Virtue regained amid market bloodshed

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Paradise Lost, Illustration by Gustave DoréSin and punishment always sell better than virtue and reward. More people read Inferno and Paradise Lost than Paradiso and Paradise Regained. Terror and pity, too, attend the doom that follows the fatal flaw, not the lucky escape.

Perhaps that is why the financial crisis and the attempts to resolve it have been received so sullenly. The sinners who have infested banks, finance companies and regulatory boards are evident. But because they have wired us to the explosives they placed in their systems, they and their kind stand to be rewarded by a scheme dreamed up by their fellow sinners. Less Shakespeare Act V than Schwarzenegger Act I.

The crowd, cheated of blood, understandably boos players and referees alike. Who wants to hear of virtue now?

But if the reason why the financial markets collapsed was a culture of greed, it may be helpful to ask what a culture of virtue might look like.

Systematic greed and evasion of responsibility destroy the trust that is the condition for the market to operate. The corrosion of trust was masked because bankers, financiers, economists, regulators and ordinary people assumed greed was good and asked only technical questions about how the markets could continue to reward it.

Now that the naked Emperor of the Market has frozen up, we can ask the deeper cultural and ethical questions about how he might be clothed warmly in trust.

Trust is built and maintained in a culture and not made by technical adjustment to financial instruments. That is to say trust depends on relationships. When we are confident people are committed to a worthwhile enterprise, that they are faithful in their relationships to each other and to those for whom they work, and have a proper sense of priorities, we trust them. When we believe these values are generally shared by the participants, we shall trust the markets.

It may seem old-fashioned and purely homiletic to speak of worthwhile enterprises. But there is a simple test. If, after we describe in simple English what we do, our audience laughs or looks at us as if we had contracted moral leprosy, our enterprise is probably not worthwhile. Worthwhile enterprises benefit people by providing them with goods or services that enhance their lives. To be committed to an enterprise means focusing on the quality of what we do and make. We are in it for the long haul, not for short-term profit.

By these criteria banks that lend to people engaged in worthwhile enterprises may be trusted. If they lend imprudently or exploitatively because they are focused on short-term profit, they corrode trust. Merchant banks which load companies with debt and themselves with massive profit, poison the culture.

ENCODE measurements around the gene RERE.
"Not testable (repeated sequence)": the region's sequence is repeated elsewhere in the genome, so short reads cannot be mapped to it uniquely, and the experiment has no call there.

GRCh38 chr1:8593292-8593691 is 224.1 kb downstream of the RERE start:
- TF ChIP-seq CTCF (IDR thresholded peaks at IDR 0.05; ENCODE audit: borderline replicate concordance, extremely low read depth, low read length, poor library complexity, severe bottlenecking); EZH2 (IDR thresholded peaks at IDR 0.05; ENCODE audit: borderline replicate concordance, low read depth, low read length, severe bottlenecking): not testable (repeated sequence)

A culture of trust also grows when we recognise that in an enterprise there is symmetry between its internal and external relationships. We easily recognise the opposite. When a bank, for example, boasts of the quality of its attention to its clients but forces its managers to grade their employees in public and to list all their defects, it reveals a basic lack of respect for people. This disrespect will inevitably poison both its relationship with its clients and the enduring prudence with which it is called to steward its resources.

Confidence also grows when we see that those responsible for an enterprise have a balanced view of the relationships that contribute to its welfare. If they develop the enterprise in a way that respects the welfare of employees, shareholders, clients and suppliers, we see them as trustworthy. If they see only the short-term profits of executives or shareholders as important, confidence will collapse.

These conditions for building trust suggest why enormous salaries paid to executives are destructive. They are a powerful symbol. They indicate that the welfare of the enterprise has been subordinated to greed, that there is no symmetry, no respect, in the relationships that form the enterprise.

Financial markets need a culture of trust to thrive. The values that build confidence must be shared by those who compose it. Given the strength of the culture of greed in the market, cultural change would need a miracle. The narrow technical training of most executives and financial journalists means that they never look at the large human questions that lie beneath the figures.

Given that virtue is defenceless against its enemies, we should insist that the market be regulated so that greed is at least restrained. We should also cultivate a larger view of the human comedy by balancing our study of the financial pages with a leisurely reading of Dante's Inferno and Paradiso.


Andrew HamiltonAndrew Hamilton is the consulting editor for Eureka Street. He also teaches at the United Faculty of Theology in Melbourne.

Topic tags: andrew hamilton, global economy crash, virtue

 

 

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Existing comments

Andrew, Trust is the cement, the glue or whatever you may describe it of social relations between humans. Economic activities are part of such relations. You are spot on!
I can still remember my grandfather reading the Bulletin to me, he in his 70's, I aged 7; circa 1939. The masthead for finance and business was "Business, Robbery, etc." I asked what that means. His answer, "There are honourable rogues, there are likable rogues and there are SPIVS" (His explanation of this term was Those you find in a dry river bed under a stone) Jock
John W McQualter | 06 October 2008


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